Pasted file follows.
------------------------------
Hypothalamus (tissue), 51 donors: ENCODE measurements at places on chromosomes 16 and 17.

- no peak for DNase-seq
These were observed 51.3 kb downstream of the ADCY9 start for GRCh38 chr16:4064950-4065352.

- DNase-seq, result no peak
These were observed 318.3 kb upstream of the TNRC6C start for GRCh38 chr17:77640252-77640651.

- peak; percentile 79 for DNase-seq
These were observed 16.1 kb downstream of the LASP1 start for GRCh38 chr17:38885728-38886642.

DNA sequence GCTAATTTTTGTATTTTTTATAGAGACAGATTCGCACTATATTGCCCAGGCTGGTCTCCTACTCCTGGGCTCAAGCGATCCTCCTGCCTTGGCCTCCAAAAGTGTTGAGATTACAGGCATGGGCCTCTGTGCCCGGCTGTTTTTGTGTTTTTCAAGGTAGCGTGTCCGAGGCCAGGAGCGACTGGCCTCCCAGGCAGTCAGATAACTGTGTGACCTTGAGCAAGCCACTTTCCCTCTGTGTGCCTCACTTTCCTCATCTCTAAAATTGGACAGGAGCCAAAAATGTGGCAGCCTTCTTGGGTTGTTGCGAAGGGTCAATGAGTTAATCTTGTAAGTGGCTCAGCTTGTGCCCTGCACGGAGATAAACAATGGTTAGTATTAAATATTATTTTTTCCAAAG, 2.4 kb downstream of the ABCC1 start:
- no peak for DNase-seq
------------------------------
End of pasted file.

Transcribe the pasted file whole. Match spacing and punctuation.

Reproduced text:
Hypothalamus (tissue), 51 donors: ENCODE measurements at places on chromosomes 16 and 17.

- no peak for DNase-seq
These were observed 51.3 kb downstream of the ADCY9 start for GRCh38 chr16:4064950-4065352.

- DNase-seq, result no peak
These were observed 318.3 kb upstream of the TNRC6C start for GRCh38 chr17:77640252-77640651.

- peak; percentile 79 for DNase-seq
These were observed 16.1 kb downstream of the LASP1 start for GRCh38 chr17:38885728-38886642.

DNA sequence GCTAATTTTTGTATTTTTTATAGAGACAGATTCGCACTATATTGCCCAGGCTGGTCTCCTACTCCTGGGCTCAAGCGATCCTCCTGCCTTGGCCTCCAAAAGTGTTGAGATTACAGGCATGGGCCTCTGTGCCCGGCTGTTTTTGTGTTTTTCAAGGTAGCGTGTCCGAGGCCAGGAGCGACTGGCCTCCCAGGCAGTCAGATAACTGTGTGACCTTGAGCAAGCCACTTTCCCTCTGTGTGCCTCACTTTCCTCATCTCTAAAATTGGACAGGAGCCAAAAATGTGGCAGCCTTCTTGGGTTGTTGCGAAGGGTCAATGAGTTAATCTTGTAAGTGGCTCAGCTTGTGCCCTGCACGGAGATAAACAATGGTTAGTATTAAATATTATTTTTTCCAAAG, 2.4 kb downstream of the ABCC1 start:
- no peak for DNase-seq